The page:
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Criminal Code Amendment (High Risk Terrorist Offenders) Bill 2016



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ISSN 1328-8091

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BILLS DIGEST NO. 48, 2016-17 29 NOVEMBER 2016

Criminal Code Amendment (High Risk Terrorist Offenders) Bill 2016 Monica Biddington Law and Bills Digest Section

Contents Purpose of the Bill ............................................................... 2

Structure of the Bill ............................................................. 2

Background ......................................................................... 2

Constitutional issues ................................................................ 3

Policy background ................................................................... 6

Committee consideration .................................................... 7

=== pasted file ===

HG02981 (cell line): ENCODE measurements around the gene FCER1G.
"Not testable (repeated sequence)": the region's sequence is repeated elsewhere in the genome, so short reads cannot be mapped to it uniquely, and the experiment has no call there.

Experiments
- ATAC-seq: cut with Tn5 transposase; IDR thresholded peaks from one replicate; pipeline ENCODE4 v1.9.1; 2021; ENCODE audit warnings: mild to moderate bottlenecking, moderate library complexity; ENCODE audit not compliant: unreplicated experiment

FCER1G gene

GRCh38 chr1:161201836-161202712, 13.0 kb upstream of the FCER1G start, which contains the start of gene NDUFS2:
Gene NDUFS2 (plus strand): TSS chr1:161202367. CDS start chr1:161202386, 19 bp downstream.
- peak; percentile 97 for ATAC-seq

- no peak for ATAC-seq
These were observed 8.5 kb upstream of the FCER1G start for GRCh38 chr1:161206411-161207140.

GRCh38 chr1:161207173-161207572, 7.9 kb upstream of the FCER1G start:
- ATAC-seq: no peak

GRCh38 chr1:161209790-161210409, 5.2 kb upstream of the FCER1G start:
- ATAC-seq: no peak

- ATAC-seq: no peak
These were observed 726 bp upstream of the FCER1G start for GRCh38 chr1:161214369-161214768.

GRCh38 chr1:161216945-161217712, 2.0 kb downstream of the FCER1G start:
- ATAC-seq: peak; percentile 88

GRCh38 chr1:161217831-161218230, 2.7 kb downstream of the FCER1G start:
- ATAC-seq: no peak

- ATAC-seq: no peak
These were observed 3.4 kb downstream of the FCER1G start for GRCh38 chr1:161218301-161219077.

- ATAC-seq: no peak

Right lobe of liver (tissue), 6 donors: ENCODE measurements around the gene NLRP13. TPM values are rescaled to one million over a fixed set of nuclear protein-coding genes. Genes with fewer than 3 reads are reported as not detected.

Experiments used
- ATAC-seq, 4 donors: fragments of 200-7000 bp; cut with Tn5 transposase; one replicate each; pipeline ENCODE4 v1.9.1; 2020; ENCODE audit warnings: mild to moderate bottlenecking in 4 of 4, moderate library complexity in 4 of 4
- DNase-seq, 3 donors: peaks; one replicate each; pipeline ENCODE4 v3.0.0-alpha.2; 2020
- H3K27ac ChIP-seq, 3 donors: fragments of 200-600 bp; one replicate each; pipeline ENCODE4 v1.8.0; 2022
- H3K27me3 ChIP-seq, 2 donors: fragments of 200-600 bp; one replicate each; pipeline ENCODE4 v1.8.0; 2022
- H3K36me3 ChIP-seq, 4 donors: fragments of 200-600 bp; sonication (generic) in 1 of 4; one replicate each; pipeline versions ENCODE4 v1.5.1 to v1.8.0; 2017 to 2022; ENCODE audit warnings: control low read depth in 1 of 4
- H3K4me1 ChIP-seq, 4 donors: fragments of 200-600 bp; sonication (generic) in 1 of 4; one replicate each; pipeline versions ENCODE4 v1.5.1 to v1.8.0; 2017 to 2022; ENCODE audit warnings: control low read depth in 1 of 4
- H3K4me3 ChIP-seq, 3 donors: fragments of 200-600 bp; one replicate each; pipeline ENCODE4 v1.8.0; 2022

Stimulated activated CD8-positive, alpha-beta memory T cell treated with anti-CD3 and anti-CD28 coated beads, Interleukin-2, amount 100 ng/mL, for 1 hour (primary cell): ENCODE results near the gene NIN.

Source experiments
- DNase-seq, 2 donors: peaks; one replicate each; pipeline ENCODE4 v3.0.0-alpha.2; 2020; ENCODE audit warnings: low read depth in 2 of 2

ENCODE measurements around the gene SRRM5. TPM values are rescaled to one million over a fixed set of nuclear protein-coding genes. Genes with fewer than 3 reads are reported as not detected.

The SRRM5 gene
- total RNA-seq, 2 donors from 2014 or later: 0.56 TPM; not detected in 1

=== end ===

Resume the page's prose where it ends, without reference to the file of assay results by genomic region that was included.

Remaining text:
Parliamentary Joint Committee on Intelligence and Security .................................................................................... 7

Senate Standing Committee for the Scrutiny of Bills .............. 8

Policy position of non-government parties/independents ..... 8

Position of major interest groups ......................................... 9

Financial implications ........................................................ 11

Statement of Compatibility with Human Rights .................. 11

Parliamentary Joint Committee on Human Rights ................ 11

Key issues and provisions................................................... 12

The offender must pose an ‘unacceptable risk’ .................. 13

The proposed continuing detention order’s interaction with the control order scheme ............................................ 14

Role of ‘relevant experts’ .................................................... 15

Human rights implications ..................................................... 15

Unlawful deprivation of liberty ........................................... 15

Retrospective punishment for the same conduct? ............. 16